Sunday, January 18, 2009

Dear Piano Teacher... You win.

JS Bach (1685-1750)

I love music (a real surprise I know... but I thought I'd get it out in the open). For years my stance has been "the later the better." Meaning, I "sort of" gravitate to anything from the Romantic Era on. However, I'm beginning to have a revolution of sorts in my thinking. For years I've avoided a certain composer who's name I considered to be somewhat profane, B*ch (note, only one missing letter, not two.) I appreciate anything from the baroque era, but I love the chromaticism that begins to show up later, and I love how thick and syrupy (that's not a word... but I'm using it) things can start to get with composers like Ravel, Brahms & Mendelssohn and their fellow Romantic Era composers. Do I still love Ravel, yes. Some of his Orchestral works will forever hold my heart... but this week in my Theory class, we began an in depth study of Berg, Schoenberg, and Webern.

Some of the music written by these composers is pretty cool. One of their contemporaries (George Crumb) wrote a piece for flute called "Voice of the Whale" and I will not die happy until I have learned to play it (IT SOUNDS LIKE WHALES CALLING BACK AND FORTH!!!! IT IS SOOOOOOOOO COOOOOOOOOOOOL!) The theories and level of thinking behind some of the things these composers wrote is incredible but I detest listening to it. I love chromaticism, but there are some times in their pieces that I would give anything for a simple I IV V progression.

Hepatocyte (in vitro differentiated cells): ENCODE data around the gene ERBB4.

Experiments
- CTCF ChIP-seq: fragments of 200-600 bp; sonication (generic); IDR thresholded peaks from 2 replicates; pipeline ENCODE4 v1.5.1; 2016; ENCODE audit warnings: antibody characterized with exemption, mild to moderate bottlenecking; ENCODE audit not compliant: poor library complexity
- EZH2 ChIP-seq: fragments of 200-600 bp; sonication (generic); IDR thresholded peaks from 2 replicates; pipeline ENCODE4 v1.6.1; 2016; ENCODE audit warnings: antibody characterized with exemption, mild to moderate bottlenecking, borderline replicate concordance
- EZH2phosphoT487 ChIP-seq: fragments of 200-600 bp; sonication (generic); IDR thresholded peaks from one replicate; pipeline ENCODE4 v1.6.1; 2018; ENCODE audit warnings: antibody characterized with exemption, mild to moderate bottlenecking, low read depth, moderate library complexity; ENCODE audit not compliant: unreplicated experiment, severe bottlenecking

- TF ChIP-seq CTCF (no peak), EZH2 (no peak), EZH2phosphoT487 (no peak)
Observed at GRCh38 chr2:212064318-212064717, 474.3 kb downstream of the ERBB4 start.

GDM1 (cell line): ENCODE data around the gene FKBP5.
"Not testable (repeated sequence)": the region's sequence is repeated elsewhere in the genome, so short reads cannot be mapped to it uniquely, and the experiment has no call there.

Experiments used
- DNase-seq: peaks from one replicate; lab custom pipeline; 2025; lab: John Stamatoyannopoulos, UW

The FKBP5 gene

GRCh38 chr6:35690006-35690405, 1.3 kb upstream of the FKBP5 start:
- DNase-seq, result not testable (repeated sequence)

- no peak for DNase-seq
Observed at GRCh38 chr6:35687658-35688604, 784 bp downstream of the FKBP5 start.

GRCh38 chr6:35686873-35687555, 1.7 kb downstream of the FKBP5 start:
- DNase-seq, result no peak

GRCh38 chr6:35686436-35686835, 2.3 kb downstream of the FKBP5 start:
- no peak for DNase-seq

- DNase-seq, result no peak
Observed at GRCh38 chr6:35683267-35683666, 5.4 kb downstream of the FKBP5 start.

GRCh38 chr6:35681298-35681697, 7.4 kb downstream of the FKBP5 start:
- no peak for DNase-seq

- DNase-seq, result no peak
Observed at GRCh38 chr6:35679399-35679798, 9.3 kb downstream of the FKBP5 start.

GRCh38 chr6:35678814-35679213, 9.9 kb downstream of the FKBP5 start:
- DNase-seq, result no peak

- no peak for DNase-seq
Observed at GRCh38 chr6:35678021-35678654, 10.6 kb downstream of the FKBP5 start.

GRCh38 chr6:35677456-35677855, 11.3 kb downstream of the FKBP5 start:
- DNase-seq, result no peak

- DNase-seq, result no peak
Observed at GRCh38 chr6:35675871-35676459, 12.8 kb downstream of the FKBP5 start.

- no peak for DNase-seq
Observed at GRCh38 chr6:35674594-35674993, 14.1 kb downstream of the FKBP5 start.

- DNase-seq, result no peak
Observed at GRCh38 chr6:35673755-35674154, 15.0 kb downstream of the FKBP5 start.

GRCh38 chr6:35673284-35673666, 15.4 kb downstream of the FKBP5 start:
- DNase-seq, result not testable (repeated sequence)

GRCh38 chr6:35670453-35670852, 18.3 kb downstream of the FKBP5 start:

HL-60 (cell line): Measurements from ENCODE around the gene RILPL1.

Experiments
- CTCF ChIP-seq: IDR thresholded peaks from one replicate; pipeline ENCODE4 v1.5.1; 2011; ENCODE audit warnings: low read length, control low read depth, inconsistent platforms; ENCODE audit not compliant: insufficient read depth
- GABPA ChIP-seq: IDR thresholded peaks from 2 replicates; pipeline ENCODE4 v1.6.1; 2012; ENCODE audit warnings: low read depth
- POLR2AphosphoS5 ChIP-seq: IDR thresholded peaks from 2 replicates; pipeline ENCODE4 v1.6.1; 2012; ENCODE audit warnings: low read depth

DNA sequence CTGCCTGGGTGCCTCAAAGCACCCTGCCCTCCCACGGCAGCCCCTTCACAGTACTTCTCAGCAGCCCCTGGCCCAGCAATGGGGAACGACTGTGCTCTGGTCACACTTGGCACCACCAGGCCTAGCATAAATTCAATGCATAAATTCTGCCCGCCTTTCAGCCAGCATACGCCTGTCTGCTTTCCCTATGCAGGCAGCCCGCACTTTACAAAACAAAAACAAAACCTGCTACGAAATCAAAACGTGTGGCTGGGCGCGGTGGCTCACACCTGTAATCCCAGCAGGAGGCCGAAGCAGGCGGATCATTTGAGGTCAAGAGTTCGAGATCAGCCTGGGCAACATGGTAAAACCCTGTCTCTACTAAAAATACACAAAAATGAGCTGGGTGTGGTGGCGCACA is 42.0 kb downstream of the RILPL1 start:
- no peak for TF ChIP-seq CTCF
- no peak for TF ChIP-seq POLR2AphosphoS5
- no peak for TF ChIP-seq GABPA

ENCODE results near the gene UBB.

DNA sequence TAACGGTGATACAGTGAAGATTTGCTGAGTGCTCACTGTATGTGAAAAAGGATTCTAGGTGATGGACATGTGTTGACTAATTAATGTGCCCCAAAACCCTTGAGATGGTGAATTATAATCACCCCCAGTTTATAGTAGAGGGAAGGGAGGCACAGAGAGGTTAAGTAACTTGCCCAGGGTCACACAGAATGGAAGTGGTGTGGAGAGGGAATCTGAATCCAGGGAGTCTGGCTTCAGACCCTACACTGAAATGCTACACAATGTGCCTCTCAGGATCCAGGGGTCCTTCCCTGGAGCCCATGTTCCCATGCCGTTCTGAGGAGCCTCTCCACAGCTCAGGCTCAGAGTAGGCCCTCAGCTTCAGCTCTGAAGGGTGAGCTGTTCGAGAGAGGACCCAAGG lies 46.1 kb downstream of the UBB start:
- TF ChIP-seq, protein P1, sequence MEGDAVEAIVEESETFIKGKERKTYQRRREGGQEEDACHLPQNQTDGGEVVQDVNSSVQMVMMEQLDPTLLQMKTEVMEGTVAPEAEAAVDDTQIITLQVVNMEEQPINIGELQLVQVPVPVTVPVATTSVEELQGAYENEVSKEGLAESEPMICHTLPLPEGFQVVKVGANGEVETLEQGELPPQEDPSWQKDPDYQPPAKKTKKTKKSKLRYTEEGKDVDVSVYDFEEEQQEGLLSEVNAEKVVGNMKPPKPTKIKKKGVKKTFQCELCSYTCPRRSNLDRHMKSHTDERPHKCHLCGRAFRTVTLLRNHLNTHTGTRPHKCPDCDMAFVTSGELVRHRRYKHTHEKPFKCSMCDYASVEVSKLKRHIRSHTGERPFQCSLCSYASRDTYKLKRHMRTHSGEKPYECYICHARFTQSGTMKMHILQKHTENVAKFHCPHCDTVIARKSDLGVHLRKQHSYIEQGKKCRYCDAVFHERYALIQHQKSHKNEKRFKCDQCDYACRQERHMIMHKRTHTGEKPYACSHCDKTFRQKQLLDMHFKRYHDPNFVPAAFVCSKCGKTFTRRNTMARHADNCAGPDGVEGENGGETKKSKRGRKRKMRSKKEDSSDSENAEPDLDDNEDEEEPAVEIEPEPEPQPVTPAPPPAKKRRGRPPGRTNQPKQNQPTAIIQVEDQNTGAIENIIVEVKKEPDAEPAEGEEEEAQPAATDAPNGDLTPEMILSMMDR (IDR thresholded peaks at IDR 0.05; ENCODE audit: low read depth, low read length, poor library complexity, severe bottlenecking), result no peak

Enter good ol' J.S. Bach. I've never been the most avid fan of his. His flute music irritates me because I can play the notes... but good grief, the musicality is IMPOSSIBLE! In freshman theory we began studying all theory from the ground work of J.S. Some of his rules can be directly linked to the drop in my GPA. (I happen to be an expert at writing hidden fifths and octaves, so if you ever want some, come visit me.) Recently though, with Theory classes delving into poly-tonality, tone rows, and goodness knows what else, I've started to long for the steady progressions and simply beautiful musicality of Bach. My real breakthrough came today as I sat in Sacrament meeting. We sang 197, O Savior Thou Who Wearest A Crown written by Johann Sebastian Bach. It was glorious. The chord progressions were steady yet perfectly written, and the elegance blew my mind. I determined I really like J.S. Bach.

Now to my former piano teacher, with whom I argued relentlessly about Bach... you win. He is pretty darn cool. Not sure I'll ever love him quite like some people, but wow, he was brilliant, and his music was and is exquisite.

Oh, and on a side note, you know how they always do studies on what children who listen to Mozart turn out like.... well here is what the child who got stuck listening to Berg's opera "Wozzeck" turned out like:


  1. How did you find that picture of you?! I thought I had hid that away. :)

  2. Sorry Cole, it was a way too funny of a picture to not make some kind of a comment. I enjoy reading your blogs. Thanks for posting.

  3. I got a kick out of it.... and I really do think that a kid who was forced to listen to Berg as a small child would turn out like that... his music is nasty stuff...

  4. Dear Nicole,

    I always knew you would one day see the light. :)

  5. NO! I found it on line... but it captured the right idea. Last I checked Mom and Dad never played Wevern for me as a small child... something I will eternally be grateful for.